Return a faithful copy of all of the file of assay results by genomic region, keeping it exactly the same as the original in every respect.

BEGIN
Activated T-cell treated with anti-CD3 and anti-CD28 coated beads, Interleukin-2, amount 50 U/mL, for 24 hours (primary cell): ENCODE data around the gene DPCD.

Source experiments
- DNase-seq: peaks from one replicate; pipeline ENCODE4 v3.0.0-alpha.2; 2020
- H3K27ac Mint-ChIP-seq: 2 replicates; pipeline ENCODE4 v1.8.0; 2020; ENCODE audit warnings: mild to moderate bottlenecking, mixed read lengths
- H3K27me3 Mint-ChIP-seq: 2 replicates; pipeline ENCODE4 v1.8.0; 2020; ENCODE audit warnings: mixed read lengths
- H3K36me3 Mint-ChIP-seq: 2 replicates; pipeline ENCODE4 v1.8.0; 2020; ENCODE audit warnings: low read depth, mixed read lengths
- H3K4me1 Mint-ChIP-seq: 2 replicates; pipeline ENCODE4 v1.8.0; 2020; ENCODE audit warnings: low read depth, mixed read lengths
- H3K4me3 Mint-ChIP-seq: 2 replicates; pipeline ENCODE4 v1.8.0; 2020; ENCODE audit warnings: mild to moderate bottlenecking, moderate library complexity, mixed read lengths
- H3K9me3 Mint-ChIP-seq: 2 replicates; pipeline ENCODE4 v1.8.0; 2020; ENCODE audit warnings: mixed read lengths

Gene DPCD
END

Activated T-cell treated with anti-CD3 and anti-CD28 coated beads, Interleukin-2, amount 50 U/mL, for 24 hours (primary cell): ENCODE data around the gene DPCD.

Source experiments
- DNase-seq: peaks from one replicate; pipeline ENCODE4 v3.0.0-alpha.2; 2020
- H3K27ac Mint-ChIP-seq: 2 replicates; pipeline ENCODE4 v1.8.0; 2020; ENCODE audit warnings: mild to moderate bottlenecking, mixed read lengths
- H3K27me3 Mint-ChIP-seq: 2 replicates; pipeline ENCODE4 v1.8.0; 2020; ENCODE audit warnings: mixed read lengths
- H3K36me3 Mint-ChIP-seq: 2 replicates; pipeline ENCODE4 v1.8.0; 2020; ENCODE audit warnings: low read depth, mixed read lengths
- H3K4me1 Mint-ChIP-seq: 2 replicates; pipeline ENCODE4 v1.8.0; 2020; ENCODE audit warnings: low read depth, mixed read lengths
- H3K4me3 Mint-ChIP-seq: 2 replicates; pipeline ENCODE4 v1.8.0; 2020; ENCODE audit warnings: mild to moderate bottlenecking, moderate library complexity, mixed read lengths
- H3K9me3 Mint-ChIP-seq: 2 replicates; pipeline ENCODE4 v1.8.0; 2020; ENCODE audit warnings: mixed read lengths

Gene DPCD